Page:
The Last Handful of Clover

Chapter 1.44: Billy, Alone

Book One — The Hereafter

NOTE: This chapter is available in audiobook format on the TLHOC Podcast.
Access previous chapters of the book on the Table of Contents page.

June 6, 3:45 pm

Billy saw what was about to happen less than a second before the man in the blood-stained sweatshirt. And he instantly regretted yelling at the man to stop.

Not in the middle of the street, you idiot!

“No! You’ll be reset!!!he screamed.

He barely stopped in time to prevent the truck from hitting them both. He even reached out a hand toward the man. But it was too late. The truck roared past within five feet of where he stood, taking the man with him in a blur of white, blue and red. The sound of the impact was horrific. Billy thought he could even hear the man’s ghostly bones shattering, and the air expelled from his startled lungs. And then there was the familiar sound of a reset. The sound of glass breaking, as Richard’s ghostly body flew apart, and the pieces evaporated in the still summer air.

At first, Billy was too shocked to speak. But he knew at that instant that he’d lost him, and couldn’t help but cry out.

“No, no, no no NO NO!

Dammit! The man had been looking right into his eyes, from less than twenty feet away, when the truck plowed into him. Billy even thought he saw recognition in his eyes, that maybe the man knew he was looking at another ghost.

I was so close!

But the bearded ghost was gone. And Billy knew he had no way to follow. He stood stunned on the street corner, as the FedEx truck continued on its way, totally unaware of what it had done. He imagined the driver was pleased that he’d made it through the light. He wouldn’t have had any idea that he had just smashed a body into broken pieces. Yes, it was a ghost body, but, Billy knew, the man would feel every broken bone and shattered organ of that impact.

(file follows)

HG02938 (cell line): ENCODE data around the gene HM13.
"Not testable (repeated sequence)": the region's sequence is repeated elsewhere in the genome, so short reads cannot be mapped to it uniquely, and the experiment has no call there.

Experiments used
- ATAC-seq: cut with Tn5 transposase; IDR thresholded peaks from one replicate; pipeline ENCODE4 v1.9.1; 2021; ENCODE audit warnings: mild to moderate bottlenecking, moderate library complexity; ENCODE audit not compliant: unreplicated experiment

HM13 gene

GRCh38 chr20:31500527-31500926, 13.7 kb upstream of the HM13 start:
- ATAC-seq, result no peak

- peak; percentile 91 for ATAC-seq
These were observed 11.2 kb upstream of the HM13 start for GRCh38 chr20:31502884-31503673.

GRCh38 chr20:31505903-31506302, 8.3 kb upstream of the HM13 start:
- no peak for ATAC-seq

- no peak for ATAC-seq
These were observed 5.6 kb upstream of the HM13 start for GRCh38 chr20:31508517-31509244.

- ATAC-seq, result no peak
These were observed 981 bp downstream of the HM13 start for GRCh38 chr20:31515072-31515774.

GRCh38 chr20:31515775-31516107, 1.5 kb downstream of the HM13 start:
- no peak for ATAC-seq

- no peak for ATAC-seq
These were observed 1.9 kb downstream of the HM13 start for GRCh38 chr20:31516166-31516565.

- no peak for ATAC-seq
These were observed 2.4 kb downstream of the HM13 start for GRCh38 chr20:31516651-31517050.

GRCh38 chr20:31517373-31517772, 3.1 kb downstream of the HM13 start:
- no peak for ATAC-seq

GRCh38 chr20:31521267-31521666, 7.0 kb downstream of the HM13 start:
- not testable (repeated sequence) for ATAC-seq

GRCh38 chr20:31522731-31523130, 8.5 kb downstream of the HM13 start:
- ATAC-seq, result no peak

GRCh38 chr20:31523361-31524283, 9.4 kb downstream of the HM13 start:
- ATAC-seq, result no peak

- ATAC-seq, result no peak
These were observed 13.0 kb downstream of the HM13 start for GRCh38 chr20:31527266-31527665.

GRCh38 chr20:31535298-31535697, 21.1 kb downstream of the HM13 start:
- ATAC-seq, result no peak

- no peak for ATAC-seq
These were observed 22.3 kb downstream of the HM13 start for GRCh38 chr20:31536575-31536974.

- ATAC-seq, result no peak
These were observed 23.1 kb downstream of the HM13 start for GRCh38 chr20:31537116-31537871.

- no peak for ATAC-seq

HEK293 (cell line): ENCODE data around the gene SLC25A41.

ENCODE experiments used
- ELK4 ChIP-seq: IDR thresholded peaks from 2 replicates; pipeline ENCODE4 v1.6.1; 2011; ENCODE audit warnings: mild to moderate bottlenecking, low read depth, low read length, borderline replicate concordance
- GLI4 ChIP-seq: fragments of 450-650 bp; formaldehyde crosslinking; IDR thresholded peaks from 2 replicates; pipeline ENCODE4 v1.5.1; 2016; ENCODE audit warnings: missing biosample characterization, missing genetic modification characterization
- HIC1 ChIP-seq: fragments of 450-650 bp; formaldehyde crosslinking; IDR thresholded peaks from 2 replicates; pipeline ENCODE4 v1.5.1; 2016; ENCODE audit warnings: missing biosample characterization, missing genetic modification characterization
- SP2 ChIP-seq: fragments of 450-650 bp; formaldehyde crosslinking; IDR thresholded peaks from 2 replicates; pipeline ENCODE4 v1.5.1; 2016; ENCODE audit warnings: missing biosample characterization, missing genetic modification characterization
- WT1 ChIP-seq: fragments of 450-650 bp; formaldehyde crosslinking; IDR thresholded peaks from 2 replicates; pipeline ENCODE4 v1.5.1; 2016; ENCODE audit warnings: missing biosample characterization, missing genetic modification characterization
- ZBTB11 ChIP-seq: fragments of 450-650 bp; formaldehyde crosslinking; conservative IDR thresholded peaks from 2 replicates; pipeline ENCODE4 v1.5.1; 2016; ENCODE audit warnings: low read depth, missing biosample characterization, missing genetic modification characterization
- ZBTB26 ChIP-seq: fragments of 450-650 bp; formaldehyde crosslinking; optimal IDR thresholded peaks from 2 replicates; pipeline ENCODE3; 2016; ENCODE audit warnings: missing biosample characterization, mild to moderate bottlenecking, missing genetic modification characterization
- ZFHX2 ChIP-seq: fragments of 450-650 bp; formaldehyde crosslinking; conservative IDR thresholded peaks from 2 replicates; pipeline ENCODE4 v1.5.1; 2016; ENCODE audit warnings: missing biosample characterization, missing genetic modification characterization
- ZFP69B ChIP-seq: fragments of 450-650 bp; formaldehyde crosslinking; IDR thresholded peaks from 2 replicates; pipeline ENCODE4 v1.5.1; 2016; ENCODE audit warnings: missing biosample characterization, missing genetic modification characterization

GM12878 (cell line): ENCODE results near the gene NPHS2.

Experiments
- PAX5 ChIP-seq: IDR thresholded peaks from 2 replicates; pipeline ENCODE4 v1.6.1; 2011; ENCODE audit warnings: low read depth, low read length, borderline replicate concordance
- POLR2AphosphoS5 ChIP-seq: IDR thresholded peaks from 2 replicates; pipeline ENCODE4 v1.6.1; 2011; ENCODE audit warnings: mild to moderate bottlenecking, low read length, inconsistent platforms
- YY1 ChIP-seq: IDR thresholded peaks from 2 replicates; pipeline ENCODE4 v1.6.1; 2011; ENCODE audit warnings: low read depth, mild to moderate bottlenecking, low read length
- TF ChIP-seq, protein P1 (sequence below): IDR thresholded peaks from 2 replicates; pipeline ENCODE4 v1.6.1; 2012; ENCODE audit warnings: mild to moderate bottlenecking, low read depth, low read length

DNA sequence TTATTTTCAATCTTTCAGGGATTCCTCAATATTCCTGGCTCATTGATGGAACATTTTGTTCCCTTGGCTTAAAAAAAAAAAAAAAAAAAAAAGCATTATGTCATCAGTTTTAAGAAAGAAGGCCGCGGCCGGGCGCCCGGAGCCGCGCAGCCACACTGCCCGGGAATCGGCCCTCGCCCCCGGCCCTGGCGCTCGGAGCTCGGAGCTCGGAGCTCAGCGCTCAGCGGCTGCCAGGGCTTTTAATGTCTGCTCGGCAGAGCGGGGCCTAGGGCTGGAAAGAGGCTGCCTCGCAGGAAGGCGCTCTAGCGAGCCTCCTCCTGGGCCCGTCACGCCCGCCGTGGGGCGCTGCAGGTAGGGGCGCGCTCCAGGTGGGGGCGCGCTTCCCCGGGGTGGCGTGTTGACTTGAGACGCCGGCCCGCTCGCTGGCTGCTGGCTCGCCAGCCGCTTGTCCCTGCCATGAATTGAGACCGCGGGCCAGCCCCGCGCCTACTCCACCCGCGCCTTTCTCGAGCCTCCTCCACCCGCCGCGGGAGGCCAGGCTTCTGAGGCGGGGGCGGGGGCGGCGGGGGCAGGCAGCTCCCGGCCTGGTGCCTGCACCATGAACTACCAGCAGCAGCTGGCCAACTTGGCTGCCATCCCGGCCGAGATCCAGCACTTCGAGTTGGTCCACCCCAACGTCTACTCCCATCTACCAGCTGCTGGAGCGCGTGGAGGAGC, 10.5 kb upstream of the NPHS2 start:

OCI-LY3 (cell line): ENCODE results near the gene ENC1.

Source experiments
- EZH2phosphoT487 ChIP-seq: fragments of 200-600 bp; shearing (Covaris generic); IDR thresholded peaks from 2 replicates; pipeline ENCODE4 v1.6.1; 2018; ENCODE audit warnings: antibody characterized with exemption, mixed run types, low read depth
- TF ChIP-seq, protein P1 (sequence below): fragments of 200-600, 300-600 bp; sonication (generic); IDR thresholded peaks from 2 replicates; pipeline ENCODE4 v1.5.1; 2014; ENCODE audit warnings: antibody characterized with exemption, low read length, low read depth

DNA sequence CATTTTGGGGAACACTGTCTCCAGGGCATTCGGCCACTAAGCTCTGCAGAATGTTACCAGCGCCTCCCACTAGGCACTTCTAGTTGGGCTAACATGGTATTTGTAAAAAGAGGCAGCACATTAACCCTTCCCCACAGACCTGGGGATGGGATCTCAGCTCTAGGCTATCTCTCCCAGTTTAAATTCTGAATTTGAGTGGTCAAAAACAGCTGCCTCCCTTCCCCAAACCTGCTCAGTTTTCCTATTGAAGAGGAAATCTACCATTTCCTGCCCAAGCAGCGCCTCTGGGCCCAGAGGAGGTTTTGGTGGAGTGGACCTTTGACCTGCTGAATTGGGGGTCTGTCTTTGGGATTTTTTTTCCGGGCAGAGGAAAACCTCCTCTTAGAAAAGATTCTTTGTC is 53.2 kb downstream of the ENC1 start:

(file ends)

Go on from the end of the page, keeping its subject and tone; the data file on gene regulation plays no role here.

No one on the street, of course, had seen anything. And there was no body for the police to hover over. The light changed, and a few pedestrians made their way across the intersection, blissfully unaware.

The bearded man had been reset.

Billy was very familiar with what it meant to be reset. He had seen it happen to many ghosts over the years, both by accident and at their own hands. It had happened to him. And of course, it had happened to Mattie more times than he could count over the past century and a half.

The bearded man’s broken body would now be back at the site of his death, slowly and agonizingly reassembling itself.

A reset happened any time a ghost endured what would have been a mortal wound, had their body been living. The ghost body could endure incredible pain. But the ghost body was also real, at least in this world. And if the trauma the ghost body endured reached a critical level, the body just atomized like a shattered mirror, and then reformed back at the site of their death.

Standing numbly on the street corner, being jostled roughly by the passers-by, Billy felt alone in a way he hadn’t for a century. He moaned and grasped his head, trying to figure out what to do next. It had happened so suddenly, his mind was reeling. He had to think.

Okay, so he’s been reset. That means I have no idea where he is now, since I don’t have any idea who he is, or how he died. I have no way to find him. Dammit, I was so close!

Billy knew that this new ghost was important. Incredibly important. In fact, Billy knew, he could well be the answer to everything. He could be the one that Tuilla told him was coming. He might be the one to save everybody.

I had him. I almost had him. And then I lost him. Shit!

He stood on the street corner for a moment, feeling helpless and desperate. But after being knocked roughly into a light post by a pair of girls, he finally stirred himself enough to get off the sidewalk. Getting reset myself isn’t going to help anything, he thought.